CM . . .
. Volume XXIII Number 23. . . February 24, 2017
On 22 February 1916, just days after his 18th birthday, Russell Rabjohn of Toronto attested (signed up) and agreed to “serve in the Canadian Over Seas Expeditionary Force”. He listed his occupation as “Illustrating.” His skills as an illustrator gave young Russell a rare opportunity to serve his country and ultimately honour the history of the men who served in the Pioneer Battalions of the CEF (Canadian Expeditionary Force). He was also an excellent diarist. Where many soldier’s diaries are often single rushed lines, Rabjohn, who had a knack for writing, reveals his feelings and the life of the common soldier in a seldom seen light.
Author John Wilson learned about Russell Rabjohn’s life story, his war time diaries, illustrations and sketches from one of Rabjohn’s descendants. He knew that soldiers were not normally allowed to take pictures or make drawings of the battlefields, so this was an exceptional historical find.
Wilson divides the book into six chronological sections, each corresponding to a specific period in Rabjohn’s life as a soldier: first in Canada and Britain as a recruit; then four sections on life on the Western Front and finally the period he spent in Belgium and Britain waiting impatiently to return to Canada after the war ended. It is to be remembered that this is an incomplete story of the CEF as Rabjohn was not on the Western Front (Belgium and France) when Canadians fought in the Ypres salient and in the Second Battle of Ypres (April 1915 to August 1916)), nor during the Battle of the Somme (September to November 1916) nor at the Battle of Vimy Ridge (April 9 to 12, 1917).
The sections are as follows: Training for War: February 1916 to April 1917; Vimy: April to October 1917; In Ypres: October to December 1917; Back to Vimy: January to August 1918; The Last Hundred Days: August to November 1918 and The Long Road Home: November 1918 to March 1919.
Each section begins with a BACKGROUND page to provide some historical context. In Vimy: April to October 1917, for example, readers learn about the great battle that has been fought and that new battles are beginning not far away from where Rabjohn is stationed. In the background section of The Last Hundred Days: August to November 1918, readers learn how the German spring offensive had faltered and the Allied forces were now on the attack, hoping to deal a crushing blow to the enemy. Wilson includes one or two short, unobtrusive paragraphs on each page to provide added continuity when there is a gap in Rabjohn’s diary entries. This information is often taken from the battalion’s War Diary which was a day-to-day account of the battalion’s activities and duties, wounded and killed and general conditions on the front. There is approximately a 50/50 ratio of text to Rabjohn’s finely crafted black and white illustrations. These illustrations were re worked by Rabjohn for inclusion in a book on his war experiences, one which was written in the 1970s. The original diaries and drawings, Wilson tells readers, are preserved in the archives of the Canadian War Museum.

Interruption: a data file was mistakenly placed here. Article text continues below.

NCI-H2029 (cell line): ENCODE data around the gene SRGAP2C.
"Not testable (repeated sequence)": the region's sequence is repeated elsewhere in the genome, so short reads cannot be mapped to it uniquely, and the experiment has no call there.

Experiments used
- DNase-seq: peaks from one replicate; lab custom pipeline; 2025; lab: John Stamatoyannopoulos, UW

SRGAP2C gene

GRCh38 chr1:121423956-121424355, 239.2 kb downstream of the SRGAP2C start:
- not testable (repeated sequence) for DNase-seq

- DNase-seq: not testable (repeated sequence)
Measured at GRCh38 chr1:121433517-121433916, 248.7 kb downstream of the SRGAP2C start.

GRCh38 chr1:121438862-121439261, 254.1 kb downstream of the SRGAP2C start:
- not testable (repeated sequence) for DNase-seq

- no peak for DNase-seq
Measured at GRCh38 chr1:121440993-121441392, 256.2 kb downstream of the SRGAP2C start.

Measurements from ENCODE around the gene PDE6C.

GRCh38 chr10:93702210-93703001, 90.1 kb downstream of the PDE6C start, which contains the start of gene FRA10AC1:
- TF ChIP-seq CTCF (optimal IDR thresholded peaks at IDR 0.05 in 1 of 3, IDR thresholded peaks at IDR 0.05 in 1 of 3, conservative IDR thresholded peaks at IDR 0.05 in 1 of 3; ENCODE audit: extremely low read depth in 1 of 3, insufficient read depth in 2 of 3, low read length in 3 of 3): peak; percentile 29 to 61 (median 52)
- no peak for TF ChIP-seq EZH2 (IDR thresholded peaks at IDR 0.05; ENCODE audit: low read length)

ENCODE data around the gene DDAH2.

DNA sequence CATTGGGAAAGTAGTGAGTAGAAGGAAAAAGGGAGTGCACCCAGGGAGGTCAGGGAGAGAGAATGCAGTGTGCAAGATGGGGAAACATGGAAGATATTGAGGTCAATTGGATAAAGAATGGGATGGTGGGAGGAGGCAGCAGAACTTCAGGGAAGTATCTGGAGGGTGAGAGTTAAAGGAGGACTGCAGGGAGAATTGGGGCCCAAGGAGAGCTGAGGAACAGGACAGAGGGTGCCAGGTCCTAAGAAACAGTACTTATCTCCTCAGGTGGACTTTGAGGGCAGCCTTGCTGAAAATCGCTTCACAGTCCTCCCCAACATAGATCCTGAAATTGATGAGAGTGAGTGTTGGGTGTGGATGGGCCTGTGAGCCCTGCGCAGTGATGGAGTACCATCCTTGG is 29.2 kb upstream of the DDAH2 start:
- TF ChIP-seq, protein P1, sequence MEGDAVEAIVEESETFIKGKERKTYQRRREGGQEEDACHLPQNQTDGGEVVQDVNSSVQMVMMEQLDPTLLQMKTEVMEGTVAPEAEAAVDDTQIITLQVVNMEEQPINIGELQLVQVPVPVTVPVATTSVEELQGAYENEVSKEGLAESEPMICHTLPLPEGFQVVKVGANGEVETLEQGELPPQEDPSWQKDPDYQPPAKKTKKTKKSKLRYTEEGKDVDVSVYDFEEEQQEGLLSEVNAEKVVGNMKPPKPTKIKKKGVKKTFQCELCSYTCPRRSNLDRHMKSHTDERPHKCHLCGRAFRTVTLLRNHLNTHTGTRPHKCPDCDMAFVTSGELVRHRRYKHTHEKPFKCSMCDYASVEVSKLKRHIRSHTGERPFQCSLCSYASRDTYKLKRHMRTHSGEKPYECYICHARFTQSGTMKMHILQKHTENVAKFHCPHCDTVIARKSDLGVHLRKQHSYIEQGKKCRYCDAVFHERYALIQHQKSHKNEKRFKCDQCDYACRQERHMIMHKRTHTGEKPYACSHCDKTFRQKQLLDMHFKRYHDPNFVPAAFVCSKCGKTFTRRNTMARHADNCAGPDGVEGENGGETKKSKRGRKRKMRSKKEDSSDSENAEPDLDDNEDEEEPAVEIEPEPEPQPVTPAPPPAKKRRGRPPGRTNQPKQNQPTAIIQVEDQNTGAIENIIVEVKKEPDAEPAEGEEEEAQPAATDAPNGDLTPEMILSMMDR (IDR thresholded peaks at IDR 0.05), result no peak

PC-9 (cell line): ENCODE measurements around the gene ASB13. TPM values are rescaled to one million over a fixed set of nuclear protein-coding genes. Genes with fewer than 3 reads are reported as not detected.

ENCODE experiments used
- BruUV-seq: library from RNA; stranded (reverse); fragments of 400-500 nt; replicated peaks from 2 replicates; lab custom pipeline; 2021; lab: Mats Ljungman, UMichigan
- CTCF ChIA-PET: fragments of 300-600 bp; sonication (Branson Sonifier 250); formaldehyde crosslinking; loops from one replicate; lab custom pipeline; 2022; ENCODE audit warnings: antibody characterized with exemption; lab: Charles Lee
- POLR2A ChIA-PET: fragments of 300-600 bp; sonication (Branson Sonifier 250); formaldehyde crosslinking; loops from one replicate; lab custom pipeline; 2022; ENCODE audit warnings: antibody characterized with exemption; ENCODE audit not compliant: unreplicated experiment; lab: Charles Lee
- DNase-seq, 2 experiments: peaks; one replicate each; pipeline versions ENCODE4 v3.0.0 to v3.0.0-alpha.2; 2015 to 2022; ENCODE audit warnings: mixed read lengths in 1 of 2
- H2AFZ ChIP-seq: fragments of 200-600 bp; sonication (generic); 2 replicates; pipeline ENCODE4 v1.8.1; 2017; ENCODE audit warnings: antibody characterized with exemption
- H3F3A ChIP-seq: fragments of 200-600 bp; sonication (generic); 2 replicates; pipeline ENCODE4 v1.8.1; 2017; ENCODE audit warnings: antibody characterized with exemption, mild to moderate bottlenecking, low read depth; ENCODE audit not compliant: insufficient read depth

Unfortunately, there is only one small scan (p. 6) that shows an original diary entry and illustration. More of these scans could have been included and enlarged to draw the reader further into Rabjohn’s story. Young Rabjohn loved drawing, and, when he was 16, he won the Toronto Boy’s Dominion Exhibition Award (1914) for pen and ink drawing. His talent wasn’t recognized by his army superiors until late November 1916 when he was asked to paint and illustrate some training posters. Per Rabjohn’s dairy entry “Officer seemed quite satisfied”, and this led to another six weeks of sketching.
Eventually, after training in England, Rabjohn was assigned to the 123rd Pioneer Battalion stationed near Vimy Ridge. The job of a Pioneer Battalion was to support the infantry by repairing trenches, dugouts, and carrying supplies up to the front lines. Rabjohn arrived on the Vimy front a few weeks after the great Canadian battle, but the armies were still engaged in a deadly slogging match.
As the war rages on, Rabjohn’s life is immediately in danger, as per his diary entry of 12 May 1917, “...one of the Frizs airplanes gave us a little surprise—passed right over our camp very low, dropped a few bombs, killed two transport fellows, injured about eight. Our machine guns played heavily on him but he got away…” His illustrations graphically depict the destruction and devastation of the land, the bombed out buildings, dead animals, the injured men waiting to be taken to the Casualty Clearing Stations (CCS) and the dead awaiting burial.